In 2010, anyone with a traditional IRA, including a rollover IRA, will have the opportunity to convert that IRA into a Roth IRA regardless of income. Previously, only individuals with a modified gross income of greater than $100,000 were unable to do a Roth conversion. Effective in 2010, that restriction is removed and all individuals are able to convert an existing traditional IRA into a Roth IRA. At the time of conversion, income tax is due on the amount moved into a Roth IRA. In evaluating whether the Roth benefit of tax-free income growth is worth the acceleration of the income tax due on the assets converted, many factors should be considered including current tax situation, estate consideration and prediction of future tax rates.
A Roth IRA differs from a traditional IRA in that the contributions to the account have already been subject to income tax. The earnings from a Roth IRA are not subject to income tax at the time of distribution if it is a “qualified distribution”. A distribution is qualified if: 1) the distribution is made after the five-tax year period that begins with the first tax year the taxpayer made a contribution to a Roth IRA, and; 2) the account owner is 59 ½ years old when the distribution is made or the distribution is due to death, disability or the purchase of the a home by a qualified first-time homebuyer ($10,000 maximum). Another significant difference between traditional and Roth IRAs is that Roth IRAs are not subject to the minimum required distribution (MRD) rules during the IRA owner’s lifetime, thus allowing a longer period of tax-free growth.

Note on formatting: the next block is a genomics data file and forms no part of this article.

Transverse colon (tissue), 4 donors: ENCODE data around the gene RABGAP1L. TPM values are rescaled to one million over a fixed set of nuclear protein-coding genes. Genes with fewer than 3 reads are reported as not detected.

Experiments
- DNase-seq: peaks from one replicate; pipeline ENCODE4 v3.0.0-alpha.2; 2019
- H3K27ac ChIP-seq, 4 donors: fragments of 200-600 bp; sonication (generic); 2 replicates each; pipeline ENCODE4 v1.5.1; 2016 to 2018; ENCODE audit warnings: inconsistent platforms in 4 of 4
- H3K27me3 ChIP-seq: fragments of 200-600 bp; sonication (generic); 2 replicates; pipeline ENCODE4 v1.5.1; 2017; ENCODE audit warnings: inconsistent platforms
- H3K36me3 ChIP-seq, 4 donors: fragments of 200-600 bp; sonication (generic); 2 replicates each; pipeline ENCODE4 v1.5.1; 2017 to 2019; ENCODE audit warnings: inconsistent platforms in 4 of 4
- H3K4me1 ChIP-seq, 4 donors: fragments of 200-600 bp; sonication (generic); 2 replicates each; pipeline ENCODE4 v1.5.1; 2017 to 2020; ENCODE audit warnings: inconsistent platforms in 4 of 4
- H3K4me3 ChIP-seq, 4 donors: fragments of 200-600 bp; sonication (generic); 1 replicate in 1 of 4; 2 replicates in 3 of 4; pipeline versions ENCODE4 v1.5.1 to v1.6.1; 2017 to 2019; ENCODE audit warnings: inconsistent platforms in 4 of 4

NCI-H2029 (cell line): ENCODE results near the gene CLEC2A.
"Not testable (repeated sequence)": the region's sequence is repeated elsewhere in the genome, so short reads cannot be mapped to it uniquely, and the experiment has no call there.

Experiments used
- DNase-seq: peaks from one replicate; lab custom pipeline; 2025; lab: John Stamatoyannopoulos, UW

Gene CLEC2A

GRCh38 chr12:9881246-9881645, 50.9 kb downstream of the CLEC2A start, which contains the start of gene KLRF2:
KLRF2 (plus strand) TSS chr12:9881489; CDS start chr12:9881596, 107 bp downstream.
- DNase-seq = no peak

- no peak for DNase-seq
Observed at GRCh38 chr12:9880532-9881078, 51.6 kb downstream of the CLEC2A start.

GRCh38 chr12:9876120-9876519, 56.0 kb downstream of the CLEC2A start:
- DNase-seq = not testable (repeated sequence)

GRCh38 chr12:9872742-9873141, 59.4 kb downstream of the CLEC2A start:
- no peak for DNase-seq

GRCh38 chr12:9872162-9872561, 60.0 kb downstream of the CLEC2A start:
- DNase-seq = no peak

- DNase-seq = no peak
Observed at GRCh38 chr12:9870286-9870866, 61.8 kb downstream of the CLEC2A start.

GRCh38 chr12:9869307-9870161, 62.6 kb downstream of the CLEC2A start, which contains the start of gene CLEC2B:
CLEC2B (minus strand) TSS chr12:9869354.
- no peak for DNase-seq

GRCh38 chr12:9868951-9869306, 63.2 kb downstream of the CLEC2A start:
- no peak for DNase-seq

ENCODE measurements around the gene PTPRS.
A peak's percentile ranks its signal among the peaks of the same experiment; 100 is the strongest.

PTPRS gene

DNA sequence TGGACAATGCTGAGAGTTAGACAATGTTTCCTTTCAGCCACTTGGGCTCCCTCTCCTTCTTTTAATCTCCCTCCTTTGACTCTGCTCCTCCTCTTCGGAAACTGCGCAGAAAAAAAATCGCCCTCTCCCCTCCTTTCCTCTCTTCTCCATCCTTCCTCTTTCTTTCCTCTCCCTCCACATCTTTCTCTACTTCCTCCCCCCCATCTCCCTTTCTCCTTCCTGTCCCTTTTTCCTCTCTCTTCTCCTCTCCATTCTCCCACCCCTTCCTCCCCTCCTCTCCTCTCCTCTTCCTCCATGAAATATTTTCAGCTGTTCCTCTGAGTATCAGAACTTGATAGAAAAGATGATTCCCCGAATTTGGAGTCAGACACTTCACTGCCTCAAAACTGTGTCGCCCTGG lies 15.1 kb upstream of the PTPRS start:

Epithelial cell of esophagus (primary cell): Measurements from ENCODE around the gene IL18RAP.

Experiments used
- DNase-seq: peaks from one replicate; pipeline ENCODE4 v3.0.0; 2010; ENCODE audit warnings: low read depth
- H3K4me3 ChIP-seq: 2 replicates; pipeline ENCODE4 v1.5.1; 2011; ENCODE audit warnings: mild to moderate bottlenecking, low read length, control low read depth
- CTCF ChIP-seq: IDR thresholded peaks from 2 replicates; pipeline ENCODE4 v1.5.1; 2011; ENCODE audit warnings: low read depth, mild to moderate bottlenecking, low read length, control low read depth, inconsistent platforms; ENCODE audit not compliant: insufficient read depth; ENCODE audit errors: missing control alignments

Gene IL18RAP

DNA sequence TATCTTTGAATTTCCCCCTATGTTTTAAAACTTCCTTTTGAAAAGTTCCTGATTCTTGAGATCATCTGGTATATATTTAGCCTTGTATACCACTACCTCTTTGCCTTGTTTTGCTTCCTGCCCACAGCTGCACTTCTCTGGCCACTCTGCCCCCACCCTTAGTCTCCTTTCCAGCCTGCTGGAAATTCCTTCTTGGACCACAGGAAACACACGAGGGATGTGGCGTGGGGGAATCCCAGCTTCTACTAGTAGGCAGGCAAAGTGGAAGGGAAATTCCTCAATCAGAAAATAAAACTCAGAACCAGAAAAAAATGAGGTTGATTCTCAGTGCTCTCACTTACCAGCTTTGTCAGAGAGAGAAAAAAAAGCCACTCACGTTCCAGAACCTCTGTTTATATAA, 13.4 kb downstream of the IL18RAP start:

A major factor in deciding whether to convert to a Roth IRA is the ability to pay the income tax due from assets outside the IRA funds. While the taxes due as a result of this conversion in 2010 can be paid in 2011 and 2012, this still may be a sizeable tax bill. Without sufficient alternative funds, an individual may find that there is a significant decrease in the total assets in the Roth IRA after using some funds to pay the income tax. Additionally, if the IRA owner is under age 59 1/2, there would be a 10 percent penalty tax for an early distribution on the funds used to pay the tax. Individuals should consider the impact of future tax rates. Currently the income tax rates are 25 percent, 28 percent, 33 percent and 35 percent. However, in the absence of any Congressional action, the income tax rates will revert to the pre-2001 levels of 28 percent, 31 percent, 36 percent and 39.6 percent in 2011. As a result, individuals may wish to consider paying the income tax due from the conversion in 2010 and not utilize the option to defer the tax into 2011 and 2012. A complicating factor in making this decision is the possibility that the amount of the conversion could move the tax-payer into a higher bracket.